Slowing recovery won’t rescue Christmas
As non-essential stores were allowed to open, clothing spend began to recover as June unfolded. Sections of the public came back and spent. Anecdotal evidence was lower footfall, higher conversion and higher spend. But since early July, the recovery has stalled. A material number of people for a variety of reasons do not yet feel comfortable to travel and shop when they don’t need to.
August has turned down a little and demand softened. Clearly, this trading climate is like no other we have seen and discerning the current and likely future pattern of trade is very difficult. June is usually apparel’s biggest sales month after December. As mentioned before, the stalled recovery was the dominant trend into July but right now, demand is softening as August unfolds. The market looks markedly weaker month on month.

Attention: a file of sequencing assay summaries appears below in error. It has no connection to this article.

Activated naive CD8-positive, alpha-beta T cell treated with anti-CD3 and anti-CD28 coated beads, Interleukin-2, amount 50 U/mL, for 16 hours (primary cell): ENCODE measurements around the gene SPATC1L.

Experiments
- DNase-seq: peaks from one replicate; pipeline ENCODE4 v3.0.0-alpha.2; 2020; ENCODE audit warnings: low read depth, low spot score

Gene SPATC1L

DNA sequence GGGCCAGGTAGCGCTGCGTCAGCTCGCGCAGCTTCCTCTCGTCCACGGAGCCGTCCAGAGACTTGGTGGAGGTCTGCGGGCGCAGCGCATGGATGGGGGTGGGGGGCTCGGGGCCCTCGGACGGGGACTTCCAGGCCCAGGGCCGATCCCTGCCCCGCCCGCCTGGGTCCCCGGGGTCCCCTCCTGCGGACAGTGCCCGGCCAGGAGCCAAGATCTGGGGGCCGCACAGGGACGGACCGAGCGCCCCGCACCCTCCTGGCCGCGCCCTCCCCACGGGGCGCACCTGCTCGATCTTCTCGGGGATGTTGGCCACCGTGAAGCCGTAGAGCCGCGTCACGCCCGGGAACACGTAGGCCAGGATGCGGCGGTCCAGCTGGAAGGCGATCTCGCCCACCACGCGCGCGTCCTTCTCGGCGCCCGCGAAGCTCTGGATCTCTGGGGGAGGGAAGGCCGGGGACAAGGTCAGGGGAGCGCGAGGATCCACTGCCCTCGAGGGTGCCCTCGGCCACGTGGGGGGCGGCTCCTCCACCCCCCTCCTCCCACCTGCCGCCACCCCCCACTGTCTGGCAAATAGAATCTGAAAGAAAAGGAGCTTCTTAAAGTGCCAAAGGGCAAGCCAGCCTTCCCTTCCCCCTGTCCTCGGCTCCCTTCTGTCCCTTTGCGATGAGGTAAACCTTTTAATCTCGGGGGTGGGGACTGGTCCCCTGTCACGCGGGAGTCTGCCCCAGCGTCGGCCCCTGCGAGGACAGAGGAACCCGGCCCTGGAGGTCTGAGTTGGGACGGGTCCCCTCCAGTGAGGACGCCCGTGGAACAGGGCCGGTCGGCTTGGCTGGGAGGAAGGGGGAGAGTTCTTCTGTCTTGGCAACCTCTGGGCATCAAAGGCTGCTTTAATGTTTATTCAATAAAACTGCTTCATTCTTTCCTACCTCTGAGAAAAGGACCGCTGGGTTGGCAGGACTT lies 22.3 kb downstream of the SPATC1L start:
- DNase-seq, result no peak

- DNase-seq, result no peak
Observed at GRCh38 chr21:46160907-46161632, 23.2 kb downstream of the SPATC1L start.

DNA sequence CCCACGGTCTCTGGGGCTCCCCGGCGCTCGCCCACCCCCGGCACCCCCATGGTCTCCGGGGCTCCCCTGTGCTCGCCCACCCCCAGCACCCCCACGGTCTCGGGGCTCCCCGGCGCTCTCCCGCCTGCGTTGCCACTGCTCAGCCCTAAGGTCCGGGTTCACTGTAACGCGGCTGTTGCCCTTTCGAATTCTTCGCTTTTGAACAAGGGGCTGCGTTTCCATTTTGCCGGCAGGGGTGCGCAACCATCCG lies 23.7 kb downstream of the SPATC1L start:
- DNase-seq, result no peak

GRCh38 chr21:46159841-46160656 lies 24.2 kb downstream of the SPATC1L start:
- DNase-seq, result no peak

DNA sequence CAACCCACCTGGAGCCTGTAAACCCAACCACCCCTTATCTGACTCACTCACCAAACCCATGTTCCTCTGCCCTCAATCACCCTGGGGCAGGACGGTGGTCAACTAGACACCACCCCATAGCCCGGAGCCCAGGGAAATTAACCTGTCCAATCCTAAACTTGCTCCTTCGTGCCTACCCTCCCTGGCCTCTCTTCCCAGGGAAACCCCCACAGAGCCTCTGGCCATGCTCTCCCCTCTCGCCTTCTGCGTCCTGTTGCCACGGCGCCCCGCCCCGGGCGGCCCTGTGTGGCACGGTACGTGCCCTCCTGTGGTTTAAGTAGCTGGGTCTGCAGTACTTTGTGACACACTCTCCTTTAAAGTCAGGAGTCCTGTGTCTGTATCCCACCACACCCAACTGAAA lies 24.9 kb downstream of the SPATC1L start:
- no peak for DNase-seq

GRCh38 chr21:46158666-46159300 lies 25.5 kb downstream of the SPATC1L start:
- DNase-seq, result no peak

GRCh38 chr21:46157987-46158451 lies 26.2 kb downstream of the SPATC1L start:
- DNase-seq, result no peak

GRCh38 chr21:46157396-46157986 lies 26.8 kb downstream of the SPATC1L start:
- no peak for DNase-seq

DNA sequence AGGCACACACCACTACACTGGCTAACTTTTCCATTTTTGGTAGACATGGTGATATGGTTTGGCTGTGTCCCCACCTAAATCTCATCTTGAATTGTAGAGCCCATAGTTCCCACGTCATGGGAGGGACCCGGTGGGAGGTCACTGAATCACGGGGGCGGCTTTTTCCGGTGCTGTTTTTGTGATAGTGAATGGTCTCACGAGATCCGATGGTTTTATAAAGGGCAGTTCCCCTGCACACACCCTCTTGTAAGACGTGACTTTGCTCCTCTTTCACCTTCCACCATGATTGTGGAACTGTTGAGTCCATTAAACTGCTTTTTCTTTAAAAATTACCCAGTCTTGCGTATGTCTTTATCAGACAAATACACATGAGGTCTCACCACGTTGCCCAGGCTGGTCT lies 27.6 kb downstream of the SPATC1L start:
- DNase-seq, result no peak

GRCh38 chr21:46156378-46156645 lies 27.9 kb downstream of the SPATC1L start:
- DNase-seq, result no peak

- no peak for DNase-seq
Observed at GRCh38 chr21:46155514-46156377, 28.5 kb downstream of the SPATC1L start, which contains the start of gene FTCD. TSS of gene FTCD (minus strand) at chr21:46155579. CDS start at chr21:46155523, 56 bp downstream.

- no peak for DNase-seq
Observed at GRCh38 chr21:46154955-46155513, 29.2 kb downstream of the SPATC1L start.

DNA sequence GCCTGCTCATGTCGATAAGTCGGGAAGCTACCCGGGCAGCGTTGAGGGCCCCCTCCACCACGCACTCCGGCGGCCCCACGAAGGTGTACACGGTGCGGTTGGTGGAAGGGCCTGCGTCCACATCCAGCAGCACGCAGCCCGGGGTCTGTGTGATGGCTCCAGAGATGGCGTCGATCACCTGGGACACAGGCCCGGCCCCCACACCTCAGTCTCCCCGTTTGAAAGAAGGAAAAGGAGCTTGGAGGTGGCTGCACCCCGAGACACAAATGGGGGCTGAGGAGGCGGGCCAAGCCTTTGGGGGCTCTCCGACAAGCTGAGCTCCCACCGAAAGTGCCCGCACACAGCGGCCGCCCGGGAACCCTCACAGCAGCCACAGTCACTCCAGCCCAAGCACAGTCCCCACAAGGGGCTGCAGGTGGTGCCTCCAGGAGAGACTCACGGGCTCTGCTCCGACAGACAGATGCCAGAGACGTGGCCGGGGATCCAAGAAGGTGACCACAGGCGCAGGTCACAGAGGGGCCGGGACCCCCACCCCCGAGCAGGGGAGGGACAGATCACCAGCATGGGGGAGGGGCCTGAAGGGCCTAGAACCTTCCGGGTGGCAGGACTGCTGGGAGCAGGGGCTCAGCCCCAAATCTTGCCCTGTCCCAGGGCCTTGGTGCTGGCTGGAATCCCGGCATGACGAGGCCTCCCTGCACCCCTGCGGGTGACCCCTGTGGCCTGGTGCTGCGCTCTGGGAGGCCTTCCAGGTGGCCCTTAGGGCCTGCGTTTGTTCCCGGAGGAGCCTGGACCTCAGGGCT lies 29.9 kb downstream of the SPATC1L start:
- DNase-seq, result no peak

Many are relying on September. Most company budgets remain based on the trading patterns of years past: Summer holidays over, kids back to school and life and retailing returns to normal. September is usually the 3rd biggest spending month of the year, a whisker behind June. While I expect there to be an uptick in business, I think the increase will be muted and disappointing.
The outlook for the second half of the year, and Christmas, is grim. While there may be some gradual increase in confidence, depending on progress with vaccines and assuming no serious second wave, the recession will accelerate and dampen demand over the period. I expect second half clothing sales to run at -25% year-on-year over the period into, and including, Christmas. This will be an improvement on the first half but nowhere near enough for most to claw back business lost.
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